By analyzing the individual sub-factors, it can be assumed that most of them are ranked moderately to high. The only exemption displays the “Global Competitiveness Index” being ranked “VL” (very low). As mentioned earlier, a country’s competitiveness is highly impressionable by external shocks (trade shocks). Furthermore, it is the case that large diversified economies are much more resilient to external shocks. After analyzing Argentina’s economy in “Chapter 2”, it can be said, that Argentina is not known for its diversified economy and is rather highly dependent on its agricultural performance. Moreover, the agricultural industry is enormously amenable to influence of the weather, which is one indicator for the low scoring of the sub-factor “Global Competitiveness Index”.

3.2. Institutional Strength

The “Institutional Strength” is an indicator for a country’s capability and willingness to repay its debt and obligations. An essential aspect is the capacity of the government to conduct suitable economic policies that drive economic growth and prosperity. As mentioned in “Chapter 2”, Mauricio Macri started off with business-friendly reforms to generate economic growth. In the following “Illustration 6”, it is shown, if these reforms can be interpreted as successful or not, by assessing the sub-factors as listed:

- Worldwide Government Effectiveness Index
- Worldwide Rule of Law Index
- Worldwide Control of Corruption Index
- Inflation Level
- Inflation Volatility

Illustration 6 – Argentina’s scoring range in Factor 2 “Institutional Strength”:

Abbildung in dieser Leseprobe nicht enthalten

Source: (Moody's Investors Service, 2016, S. 14), own illustration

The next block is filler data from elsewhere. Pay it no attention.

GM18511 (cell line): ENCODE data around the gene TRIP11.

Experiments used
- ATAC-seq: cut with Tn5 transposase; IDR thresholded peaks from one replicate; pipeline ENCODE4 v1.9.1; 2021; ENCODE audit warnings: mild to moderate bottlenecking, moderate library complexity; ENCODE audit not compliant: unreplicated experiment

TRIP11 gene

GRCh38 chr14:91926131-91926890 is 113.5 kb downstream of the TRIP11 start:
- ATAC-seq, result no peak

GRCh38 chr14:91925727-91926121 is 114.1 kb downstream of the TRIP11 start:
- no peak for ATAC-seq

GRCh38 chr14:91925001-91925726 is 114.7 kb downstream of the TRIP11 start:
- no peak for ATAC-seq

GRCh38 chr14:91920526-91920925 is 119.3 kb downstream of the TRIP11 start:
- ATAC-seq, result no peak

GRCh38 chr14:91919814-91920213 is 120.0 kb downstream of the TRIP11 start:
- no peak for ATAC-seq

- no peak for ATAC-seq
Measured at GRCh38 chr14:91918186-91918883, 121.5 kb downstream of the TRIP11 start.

The assessment of the key factor “Institutional Strength” does no differentiate between individual government forms. Both democratic and authoritarian governments have more or less the same probability to default. Nonetheless, mature democratic systems have the lead in the highest rating level “Aaa”. As shown in “Illustration 6”, the Index of Government Effectiveness, Rule of Law and Control of Corruption are rated in the middle range, which is not untypical for a country in South America trying to escape from economic down-paths and high inflation levels. The latter, as shown in “Illustration 6”, constitutes a very high level of inflation, which negatively influences the overall rating of “Institutional Strength”. In comparison to Macri’s economic policies, especially the high degree of inflation volatility can be interpreted as a struggling indicator for future economic predictions and moderately successful rewards of his first political initiatives. Furthermore, past sovereign’s performances indicate that almost one third of sovereign’s defaults have been directly related to institutional and political weaknesses, ranging from political instability to weak budget management and governance problems or to political unwillingness to pay.